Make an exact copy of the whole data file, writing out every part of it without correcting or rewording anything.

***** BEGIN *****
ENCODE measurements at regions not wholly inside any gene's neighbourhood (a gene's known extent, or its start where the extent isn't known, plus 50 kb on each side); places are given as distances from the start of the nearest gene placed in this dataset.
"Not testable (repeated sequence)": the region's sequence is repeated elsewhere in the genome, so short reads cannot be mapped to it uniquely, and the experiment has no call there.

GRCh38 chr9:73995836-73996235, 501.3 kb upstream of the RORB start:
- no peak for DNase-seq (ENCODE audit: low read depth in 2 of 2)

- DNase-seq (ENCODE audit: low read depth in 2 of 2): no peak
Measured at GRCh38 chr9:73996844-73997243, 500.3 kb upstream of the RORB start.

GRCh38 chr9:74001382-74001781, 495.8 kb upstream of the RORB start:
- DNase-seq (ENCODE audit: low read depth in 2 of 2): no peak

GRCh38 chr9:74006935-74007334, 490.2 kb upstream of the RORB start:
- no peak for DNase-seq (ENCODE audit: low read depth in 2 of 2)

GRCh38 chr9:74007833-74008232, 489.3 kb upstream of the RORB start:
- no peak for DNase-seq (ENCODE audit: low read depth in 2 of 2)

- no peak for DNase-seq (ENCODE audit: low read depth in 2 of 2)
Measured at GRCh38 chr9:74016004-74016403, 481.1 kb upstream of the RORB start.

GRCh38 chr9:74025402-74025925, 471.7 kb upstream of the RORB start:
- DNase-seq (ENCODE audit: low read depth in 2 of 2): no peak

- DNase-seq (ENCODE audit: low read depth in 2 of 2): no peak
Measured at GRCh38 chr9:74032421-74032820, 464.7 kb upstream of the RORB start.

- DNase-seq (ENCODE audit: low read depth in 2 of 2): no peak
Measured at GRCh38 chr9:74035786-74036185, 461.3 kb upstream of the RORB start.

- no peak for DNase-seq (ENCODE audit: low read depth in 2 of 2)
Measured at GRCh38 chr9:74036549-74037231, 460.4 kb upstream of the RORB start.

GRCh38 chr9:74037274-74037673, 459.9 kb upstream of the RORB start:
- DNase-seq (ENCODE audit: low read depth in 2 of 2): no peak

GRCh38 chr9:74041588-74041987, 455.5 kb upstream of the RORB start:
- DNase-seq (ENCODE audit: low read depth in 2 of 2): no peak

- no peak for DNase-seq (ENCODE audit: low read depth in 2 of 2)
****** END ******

ENCODE measurements at regions not wholly inside any gene's neighbourhood (a gene's known extent, or its start where the extent isn't known, plus 50 kb on each side); places are given as distances from the start of the nearest gene placed in this dataset.
"Not testable (repeated sequence)": the region's sequence is repeated elsewhere in the genome, so short reads cannot be mapped to it uniquely, and the experiment has no call there.

GRCh38 chr9:73995836-73996235, 501.3 kb upstream of the RORB start:
- no peak for DNase-seq (ENCODE audit: low read depth in 2 of 2)

- DNase-seq (ENCODE audit: low read depth in 2 of 2): no peak
Measured at GRCh38 chr9:73996844-73997243, 500.3 kb upstream of the RORB start.

GRCh38 chr9:74001382-74001781, 495.8 kb upstream of the RORB start:
- DNase-seq (ENCODE audit: low read depth in 2 of 2): no peak

GRCh38 chr9:74006935-74007334, 490.2 kb upstream of the RORB start:
- no peak for DNase-seq (ENCODE audit: low read depth in 2 of 2)

GRCh38 chr9:74007833-74008232, 489.3 kb upstream of the RORB start:
- no peak for DNase-seq (ENCODE audit: low read depth in 2 of 2)

- no peak for DNase-seq (ENCODE audit: low read depth in 2 of 2)
Measured at GRCh38 chr9:74016004-74016403, 481.1 kb upstream of the RORB start.

GRCh38 chr9:74025402-74025925, 471.7 kb upstream of the RORB start:
- DNase-seq (ENCODE audit: low read depth in 2 of 2): no peak

- DNase-seq (ENCODE audit: low read depth in 2 of 2): no peak
Measured at GRCh38 chr9:74032421-74032820, 464.7 kb upstream of the RORB start.

- DNase-seq (ENCODE audit: low read depth in 2 of 2): no peak
Measured at GRCh38 chr9:74035786-74036185, 461.3 kb upstream of the RORB start.

- no peak for DNase-seq (ENCODE audit: low read depth in 2 of 2)
Measured at GRCh38 chr9:74036549-74037231, 460.4 kb upstream of the RORB start.

GRCh38 chr9:74037274-74037673, 459.9 kb upstream of the RORB start:
- DNase-seq (ENCODE audit: low read depth in 2 of 2): no peak

GRCh38 chr9:74041588-74041987, 455.5 kb upstream of the RORB start:
- DNase-seq (ENCODE audit: low read depth in 2 of 2): no peak

- no peak for DNase-seq (ENCODE audit: low read depth in 2 of 2)